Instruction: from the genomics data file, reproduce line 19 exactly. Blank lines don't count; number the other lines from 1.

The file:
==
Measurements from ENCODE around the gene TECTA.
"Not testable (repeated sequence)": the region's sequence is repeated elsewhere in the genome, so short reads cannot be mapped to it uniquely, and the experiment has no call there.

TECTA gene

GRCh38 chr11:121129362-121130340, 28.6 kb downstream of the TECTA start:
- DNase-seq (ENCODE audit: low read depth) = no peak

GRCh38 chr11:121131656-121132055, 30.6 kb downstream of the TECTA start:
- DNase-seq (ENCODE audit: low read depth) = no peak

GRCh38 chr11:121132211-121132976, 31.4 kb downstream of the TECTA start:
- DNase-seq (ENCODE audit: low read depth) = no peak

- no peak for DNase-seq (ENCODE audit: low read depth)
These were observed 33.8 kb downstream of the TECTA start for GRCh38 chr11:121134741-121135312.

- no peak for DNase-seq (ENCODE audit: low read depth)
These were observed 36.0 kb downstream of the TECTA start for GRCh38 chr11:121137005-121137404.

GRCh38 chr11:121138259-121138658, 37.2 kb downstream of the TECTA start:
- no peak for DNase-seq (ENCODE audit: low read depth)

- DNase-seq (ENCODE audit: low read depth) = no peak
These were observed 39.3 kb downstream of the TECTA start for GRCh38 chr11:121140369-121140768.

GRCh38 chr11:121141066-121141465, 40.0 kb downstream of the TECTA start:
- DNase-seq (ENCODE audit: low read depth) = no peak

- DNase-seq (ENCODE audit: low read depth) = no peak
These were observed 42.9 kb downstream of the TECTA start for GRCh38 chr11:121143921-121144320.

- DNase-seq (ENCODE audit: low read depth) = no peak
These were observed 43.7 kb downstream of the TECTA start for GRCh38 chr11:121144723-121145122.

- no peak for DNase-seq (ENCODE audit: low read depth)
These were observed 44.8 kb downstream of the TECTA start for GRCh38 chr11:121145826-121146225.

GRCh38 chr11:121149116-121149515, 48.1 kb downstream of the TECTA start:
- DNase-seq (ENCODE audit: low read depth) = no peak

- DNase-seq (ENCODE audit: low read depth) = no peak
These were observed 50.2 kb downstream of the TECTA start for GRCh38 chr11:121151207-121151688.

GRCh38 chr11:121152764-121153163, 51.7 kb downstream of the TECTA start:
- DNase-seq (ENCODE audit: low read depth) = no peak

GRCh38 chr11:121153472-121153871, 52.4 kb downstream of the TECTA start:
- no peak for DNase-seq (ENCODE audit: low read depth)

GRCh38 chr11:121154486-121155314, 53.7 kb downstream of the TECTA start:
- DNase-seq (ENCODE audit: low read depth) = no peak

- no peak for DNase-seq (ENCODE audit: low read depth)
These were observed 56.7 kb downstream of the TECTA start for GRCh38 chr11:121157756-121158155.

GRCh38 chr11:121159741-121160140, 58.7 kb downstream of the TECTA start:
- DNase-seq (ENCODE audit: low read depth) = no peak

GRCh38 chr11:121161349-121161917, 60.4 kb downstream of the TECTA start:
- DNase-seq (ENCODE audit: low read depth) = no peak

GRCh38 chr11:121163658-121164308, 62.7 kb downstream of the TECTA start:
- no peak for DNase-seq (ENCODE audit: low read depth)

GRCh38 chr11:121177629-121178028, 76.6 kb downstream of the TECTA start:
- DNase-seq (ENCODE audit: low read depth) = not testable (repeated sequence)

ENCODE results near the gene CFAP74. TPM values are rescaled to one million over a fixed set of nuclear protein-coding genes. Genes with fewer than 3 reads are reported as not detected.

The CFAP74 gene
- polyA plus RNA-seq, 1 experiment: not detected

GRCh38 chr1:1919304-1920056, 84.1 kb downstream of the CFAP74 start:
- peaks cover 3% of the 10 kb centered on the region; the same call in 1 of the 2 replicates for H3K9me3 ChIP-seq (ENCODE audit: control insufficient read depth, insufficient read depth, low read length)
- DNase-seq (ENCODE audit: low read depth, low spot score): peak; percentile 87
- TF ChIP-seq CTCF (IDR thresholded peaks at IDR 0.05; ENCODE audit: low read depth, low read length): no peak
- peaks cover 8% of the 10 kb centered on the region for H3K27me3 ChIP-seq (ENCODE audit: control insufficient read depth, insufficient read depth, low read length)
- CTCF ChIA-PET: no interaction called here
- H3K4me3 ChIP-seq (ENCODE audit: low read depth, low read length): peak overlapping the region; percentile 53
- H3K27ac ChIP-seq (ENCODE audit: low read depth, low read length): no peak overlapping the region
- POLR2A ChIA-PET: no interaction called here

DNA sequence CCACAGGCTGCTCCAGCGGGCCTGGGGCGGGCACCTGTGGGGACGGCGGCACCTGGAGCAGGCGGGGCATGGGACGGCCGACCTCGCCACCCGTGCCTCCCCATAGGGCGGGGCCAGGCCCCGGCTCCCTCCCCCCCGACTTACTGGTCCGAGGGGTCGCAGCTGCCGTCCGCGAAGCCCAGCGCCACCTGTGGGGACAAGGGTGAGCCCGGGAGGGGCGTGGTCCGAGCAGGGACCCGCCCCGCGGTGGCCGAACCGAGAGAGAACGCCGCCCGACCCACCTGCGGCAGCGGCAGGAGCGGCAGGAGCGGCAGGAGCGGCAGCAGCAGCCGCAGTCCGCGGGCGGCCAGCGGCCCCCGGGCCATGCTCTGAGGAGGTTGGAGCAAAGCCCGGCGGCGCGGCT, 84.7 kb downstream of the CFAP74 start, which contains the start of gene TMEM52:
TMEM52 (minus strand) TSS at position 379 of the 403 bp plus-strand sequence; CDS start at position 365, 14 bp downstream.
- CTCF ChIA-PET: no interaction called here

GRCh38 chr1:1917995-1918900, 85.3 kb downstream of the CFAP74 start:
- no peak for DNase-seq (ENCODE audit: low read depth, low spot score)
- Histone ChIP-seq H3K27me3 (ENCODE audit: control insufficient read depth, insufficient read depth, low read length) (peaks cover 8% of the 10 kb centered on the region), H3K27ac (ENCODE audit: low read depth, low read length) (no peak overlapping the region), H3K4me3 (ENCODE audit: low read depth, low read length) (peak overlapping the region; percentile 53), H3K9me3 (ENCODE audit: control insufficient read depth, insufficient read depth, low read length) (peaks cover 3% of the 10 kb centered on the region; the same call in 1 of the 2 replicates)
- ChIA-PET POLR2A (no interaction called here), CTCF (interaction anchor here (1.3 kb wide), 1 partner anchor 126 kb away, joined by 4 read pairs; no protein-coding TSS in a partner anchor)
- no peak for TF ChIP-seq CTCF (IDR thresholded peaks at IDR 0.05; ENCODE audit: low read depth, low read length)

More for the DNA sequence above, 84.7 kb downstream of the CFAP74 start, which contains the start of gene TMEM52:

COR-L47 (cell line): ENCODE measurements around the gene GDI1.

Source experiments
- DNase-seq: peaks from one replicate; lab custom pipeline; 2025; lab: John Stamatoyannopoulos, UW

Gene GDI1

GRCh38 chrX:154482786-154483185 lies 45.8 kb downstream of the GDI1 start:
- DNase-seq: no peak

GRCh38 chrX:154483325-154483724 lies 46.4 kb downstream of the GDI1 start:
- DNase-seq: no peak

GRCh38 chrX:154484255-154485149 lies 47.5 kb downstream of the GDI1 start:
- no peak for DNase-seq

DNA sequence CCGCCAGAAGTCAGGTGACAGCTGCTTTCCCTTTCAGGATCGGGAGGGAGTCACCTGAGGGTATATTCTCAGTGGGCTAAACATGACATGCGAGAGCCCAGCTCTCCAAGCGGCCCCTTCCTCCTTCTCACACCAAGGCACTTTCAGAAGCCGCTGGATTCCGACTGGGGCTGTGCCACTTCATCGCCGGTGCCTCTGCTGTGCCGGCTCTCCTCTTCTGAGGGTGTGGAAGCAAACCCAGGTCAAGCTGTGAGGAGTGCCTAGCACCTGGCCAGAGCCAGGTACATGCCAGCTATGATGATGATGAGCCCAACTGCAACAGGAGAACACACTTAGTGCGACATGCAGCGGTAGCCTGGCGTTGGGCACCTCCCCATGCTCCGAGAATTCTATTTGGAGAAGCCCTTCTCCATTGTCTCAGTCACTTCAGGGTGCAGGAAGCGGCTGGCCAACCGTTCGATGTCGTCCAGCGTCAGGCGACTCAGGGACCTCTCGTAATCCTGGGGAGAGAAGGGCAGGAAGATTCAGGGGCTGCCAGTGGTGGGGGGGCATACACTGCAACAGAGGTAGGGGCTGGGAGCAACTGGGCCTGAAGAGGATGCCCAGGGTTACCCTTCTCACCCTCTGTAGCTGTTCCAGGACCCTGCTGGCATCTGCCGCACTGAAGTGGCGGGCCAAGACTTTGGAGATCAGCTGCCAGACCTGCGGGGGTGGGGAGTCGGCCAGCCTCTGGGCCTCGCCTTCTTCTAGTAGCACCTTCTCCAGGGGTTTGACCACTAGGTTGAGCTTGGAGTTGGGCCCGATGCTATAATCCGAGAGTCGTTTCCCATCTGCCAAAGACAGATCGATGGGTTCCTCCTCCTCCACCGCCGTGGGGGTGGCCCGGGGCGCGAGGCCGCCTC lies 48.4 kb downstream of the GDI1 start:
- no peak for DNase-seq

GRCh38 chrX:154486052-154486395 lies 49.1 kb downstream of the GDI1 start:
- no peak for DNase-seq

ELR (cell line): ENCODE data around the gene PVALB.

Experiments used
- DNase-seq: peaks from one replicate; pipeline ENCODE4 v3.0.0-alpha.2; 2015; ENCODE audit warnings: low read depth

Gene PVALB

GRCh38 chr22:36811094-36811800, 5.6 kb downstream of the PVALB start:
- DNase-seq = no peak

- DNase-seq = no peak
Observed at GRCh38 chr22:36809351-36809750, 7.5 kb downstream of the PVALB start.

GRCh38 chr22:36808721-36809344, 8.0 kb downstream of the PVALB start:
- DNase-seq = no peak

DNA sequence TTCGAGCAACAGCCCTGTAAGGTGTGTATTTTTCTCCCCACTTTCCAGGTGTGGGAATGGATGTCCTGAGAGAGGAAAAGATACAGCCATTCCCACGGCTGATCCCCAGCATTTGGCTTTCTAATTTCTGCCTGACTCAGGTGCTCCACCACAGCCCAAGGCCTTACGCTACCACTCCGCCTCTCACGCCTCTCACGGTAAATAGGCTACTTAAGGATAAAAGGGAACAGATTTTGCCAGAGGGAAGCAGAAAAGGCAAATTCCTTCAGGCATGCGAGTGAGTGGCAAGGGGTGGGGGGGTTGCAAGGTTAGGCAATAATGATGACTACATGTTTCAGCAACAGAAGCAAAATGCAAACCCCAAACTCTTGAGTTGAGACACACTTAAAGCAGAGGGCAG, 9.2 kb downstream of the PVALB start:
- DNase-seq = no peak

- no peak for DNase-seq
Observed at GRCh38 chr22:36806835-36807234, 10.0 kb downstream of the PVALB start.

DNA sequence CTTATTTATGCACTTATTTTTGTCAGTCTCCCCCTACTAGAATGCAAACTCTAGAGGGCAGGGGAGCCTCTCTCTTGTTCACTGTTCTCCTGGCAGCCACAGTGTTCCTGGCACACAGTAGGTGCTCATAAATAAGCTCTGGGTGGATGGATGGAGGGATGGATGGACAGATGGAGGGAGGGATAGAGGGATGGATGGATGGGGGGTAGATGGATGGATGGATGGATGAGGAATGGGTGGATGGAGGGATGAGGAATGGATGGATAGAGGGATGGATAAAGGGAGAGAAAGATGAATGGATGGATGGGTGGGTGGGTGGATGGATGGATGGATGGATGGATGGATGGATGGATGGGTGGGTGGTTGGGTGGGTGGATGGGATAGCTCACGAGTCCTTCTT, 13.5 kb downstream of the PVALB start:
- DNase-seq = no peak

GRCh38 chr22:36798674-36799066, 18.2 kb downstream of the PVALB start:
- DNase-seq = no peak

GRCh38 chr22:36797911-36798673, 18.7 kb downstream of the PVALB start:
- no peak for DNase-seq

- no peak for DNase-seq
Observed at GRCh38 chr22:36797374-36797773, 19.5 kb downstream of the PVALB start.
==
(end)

- DNase-seq (ENCODE audit: low read depth) = no peak